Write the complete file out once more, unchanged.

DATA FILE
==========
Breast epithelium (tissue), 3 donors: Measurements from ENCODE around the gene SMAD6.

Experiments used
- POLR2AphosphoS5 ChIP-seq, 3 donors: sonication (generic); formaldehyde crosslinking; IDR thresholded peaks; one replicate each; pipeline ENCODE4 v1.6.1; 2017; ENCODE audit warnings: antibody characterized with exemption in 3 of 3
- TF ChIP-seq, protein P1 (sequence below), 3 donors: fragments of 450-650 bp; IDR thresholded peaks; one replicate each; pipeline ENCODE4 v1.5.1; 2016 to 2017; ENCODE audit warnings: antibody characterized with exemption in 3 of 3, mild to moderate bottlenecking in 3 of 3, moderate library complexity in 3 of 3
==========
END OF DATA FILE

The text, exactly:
Breast epithelium (tissue), 3 donors: Measurements from ENCODE around the gene SMAD6.

Experiments used
- POLR2AphosphoS5 ChIP-seq, 3 donors: sonication (generic); formaldehyde crosslinking; IDR thresholded peaks; one replicate each; pipeline ENCODE4 v1.6.1; 2017; ENCODE audit warnings: antibody characterized with exemption in 3 of 3
- TF ChIP-seq, protein P1 (sequence below), 3 donors: fragments of 450-650 bp; IDR thresholded peaks; one replicate each; pipeline ENCODE4 v1.5.1; 2016 to 2017; ENCODE audit warnings: antibody characterized with exemption in 3 of 3, mild to moderate bottlenecking in 3 of 3, moderate library complexity in 3 of 3